The venerable collaboration between television hit-maker Donald P. Bellisario and CBS TV Studios may be over after Bellisario filed a breach-of-contract lawsuit regarding his lack of involvement in, and subsequent compensation for, NCIS: Los Angeles.
According to the lawsuit, NCIS: Los Angeles, the offshoot of Bellisario’s creation, NCIS: Naval Criminal Investigative Service, falls under his contract with CBS TV Studios, which stipulates the creator has the first rights to any sequels or spin-offs and that he would be afforded the opportunity “to participate creatively and economically in the creation of such programs.”
Bellisario is making the case that since he first created JAG, which would later spawn NCIS, he would have to be considered the defacto creator of NCIS: Los Angeles because “the show scrupulously replicates that which has made NCIS so popular and it does so with near clone-like fidelity to Bellisario’s recipe.”
The suit goes on to say:
“Pursuant to the first opportunity provisions of Plaintiffs’ contracts with CBS, CBS is contractually obligated to compensate Bellisario for NCIS: LA, including a percentage of its profits as well as a certain fixed compensation.”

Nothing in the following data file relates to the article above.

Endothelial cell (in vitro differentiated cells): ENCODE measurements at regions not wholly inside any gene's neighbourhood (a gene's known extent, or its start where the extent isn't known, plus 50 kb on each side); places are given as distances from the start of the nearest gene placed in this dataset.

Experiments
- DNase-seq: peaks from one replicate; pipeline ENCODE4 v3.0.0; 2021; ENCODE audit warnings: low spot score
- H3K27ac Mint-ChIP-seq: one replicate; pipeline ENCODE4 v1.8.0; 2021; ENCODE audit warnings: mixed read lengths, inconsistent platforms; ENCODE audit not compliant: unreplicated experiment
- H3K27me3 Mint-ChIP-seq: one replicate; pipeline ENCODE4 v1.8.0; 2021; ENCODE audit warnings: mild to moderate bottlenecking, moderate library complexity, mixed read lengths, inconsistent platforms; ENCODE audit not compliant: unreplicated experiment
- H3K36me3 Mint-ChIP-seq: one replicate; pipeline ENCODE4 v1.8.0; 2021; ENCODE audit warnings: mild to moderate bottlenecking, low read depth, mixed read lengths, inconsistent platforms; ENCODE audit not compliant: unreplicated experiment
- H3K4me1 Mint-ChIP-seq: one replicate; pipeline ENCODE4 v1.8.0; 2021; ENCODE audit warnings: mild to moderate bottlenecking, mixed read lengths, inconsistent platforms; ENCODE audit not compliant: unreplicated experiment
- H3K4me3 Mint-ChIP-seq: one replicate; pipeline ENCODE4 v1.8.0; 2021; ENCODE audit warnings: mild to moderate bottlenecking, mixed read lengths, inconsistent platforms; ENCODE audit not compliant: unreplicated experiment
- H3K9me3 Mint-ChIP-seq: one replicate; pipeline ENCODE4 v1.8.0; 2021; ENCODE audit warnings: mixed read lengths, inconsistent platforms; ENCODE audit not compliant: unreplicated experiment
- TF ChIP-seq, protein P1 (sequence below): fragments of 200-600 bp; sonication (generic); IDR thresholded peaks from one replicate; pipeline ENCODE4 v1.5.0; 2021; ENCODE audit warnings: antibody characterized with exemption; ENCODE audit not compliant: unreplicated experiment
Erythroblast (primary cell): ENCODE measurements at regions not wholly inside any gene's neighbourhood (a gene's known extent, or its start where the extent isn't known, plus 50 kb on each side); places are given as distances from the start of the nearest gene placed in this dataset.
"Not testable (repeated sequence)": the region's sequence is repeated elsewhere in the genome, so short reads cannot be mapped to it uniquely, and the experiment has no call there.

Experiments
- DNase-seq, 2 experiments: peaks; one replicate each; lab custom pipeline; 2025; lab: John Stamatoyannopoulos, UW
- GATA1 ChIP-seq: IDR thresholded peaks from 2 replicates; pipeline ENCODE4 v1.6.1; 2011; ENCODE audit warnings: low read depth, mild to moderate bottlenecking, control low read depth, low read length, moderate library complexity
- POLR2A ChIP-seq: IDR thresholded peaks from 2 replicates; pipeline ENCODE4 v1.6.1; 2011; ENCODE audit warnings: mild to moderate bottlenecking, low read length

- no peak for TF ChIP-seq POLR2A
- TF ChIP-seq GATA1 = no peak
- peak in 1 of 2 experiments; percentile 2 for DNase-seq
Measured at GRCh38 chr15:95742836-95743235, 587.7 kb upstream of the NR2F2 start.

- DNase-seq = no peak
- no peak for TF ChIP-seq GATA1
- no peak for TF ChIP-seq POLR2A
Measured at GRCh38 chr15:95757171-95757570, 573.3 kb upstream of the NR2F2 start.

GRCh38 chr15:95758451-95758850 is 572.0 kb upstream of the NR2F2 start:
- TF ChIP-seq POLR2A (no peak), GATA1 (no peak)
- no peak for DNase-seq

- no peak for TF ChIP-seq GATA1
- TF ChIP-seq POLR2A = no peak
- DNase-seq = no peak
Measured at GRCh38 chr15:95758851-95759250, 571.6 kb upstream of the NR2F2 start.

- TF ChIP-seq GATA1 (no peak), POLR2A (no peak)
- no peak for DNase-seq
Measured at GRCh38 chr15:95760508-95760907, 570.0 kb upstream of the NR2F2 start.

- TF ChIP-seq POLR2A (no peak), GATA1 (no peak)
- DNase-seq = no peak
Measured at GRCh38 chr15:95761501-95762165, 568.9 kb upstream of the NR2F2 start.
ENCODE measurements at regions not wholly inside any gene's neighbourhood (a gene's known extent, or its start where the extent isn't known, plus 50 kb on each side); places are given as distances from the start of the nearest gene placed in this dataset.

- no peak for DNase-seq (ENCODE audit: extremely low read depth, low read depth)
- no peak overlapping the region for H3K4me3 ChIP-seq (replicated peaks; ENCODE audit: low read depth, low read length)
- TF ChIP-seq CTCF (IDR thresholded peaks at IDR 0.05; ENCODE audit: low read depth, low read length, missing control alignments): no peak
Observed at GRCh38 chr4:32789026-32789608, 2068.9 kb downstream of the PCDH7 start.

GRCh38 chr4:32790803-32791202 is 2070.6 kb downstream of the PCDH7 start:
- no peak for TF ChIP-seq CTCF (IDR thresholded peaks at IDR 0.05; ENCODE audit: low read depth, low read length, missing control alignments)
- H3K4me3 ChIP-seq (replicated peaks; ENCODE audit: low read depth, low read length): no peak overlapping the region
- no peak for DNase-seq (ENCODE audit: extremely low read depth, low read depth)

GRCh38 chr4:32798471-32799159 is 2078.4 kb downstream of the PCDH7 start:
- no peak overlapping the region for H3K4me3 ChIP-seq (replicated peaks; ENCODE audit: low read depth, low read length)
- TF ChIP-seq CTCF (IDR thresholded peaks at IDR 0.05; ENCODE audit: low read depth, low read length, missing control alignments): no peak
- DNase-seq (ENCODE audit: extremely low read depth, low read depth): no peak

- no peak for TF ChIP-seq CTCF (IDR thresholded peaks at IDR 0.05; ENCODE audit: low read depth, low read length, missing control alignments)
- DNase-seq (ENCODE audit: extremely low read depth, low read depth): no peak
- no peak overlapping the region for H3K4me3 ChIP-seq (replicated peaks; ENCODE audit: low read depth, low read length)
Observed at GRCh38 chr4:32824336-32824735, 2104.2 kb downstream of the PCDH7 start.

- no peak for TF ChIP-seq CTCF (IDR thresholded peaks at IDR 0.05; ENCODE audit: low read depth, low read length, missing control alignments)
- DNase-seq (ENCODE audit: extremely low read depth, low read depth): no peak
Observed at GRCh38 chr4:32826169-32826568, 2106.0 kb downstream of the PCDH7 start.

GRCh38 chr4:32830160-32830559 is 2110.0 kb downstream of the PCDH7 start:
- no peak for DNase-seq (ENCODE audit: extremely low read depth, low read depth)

However, stemming from a 2007 dispute with series star Mark Harmon in which the actor threatened to leave NCIS due to what he called Bellisario’s “chaotic management style,” the producer let go of his duties on NCIS and was never consulted in the creation of NCIS: Los Angeles.
Moreover, CBS has responded to the lawsuit by stating:
"Don Bellisario has no rights to what he is claiming in this suit. The contract is clear, the facts are undeniable and the courts won't need Naval intelligence to conclude that the case has no merit. We continue to honor all of our obligations to Mr. Bellisario under the actual agreement.”
Now in its second season, NCIS: Los Angeles has been considered a success for CBS. While it does not enjoy the incredible ratings of its predecessor, the drama has managed to capture a solid and consistent audience. But what the lawsuit is really looking at is the financial potential the series has. For example: cable network USA just struck a syndication deal with CBS TV Studios for a staggering $2.3 million dollars per episode for a minimum of 10 seasons. With that kind of revenue being generated by the new program, it is easy to see why Bellisario wants a piece of the action.
Beyond JAG and NCIS, Bellisario is famous for creating shows like Magnum P.I., Airwolf and the fan-favorite Quantum Leap starring Scott Bakula. Bellisario also worked as writer and producer on the original Battlestar Galactica series in the late 1970s.
Spin-offs have long been a staple of television, but for the better part of the past decade they certainly seem well suited toward the more popular police procedurals. Programs like CSI, Law & Order and Criminal Minds have all had second chances at grabbing the audience’s attention, but with varying degrees of success.
Bellisario’s lawsuit regarding NCIS: Los Angeles could go a long way in determining how a spin-off is actually defined. It may serve to help, or hinder future creators depending on the suit’s outcome.
NCIS and NCIS: Los Angeles air back-to-back on CBS Tuesdays starting @8pm.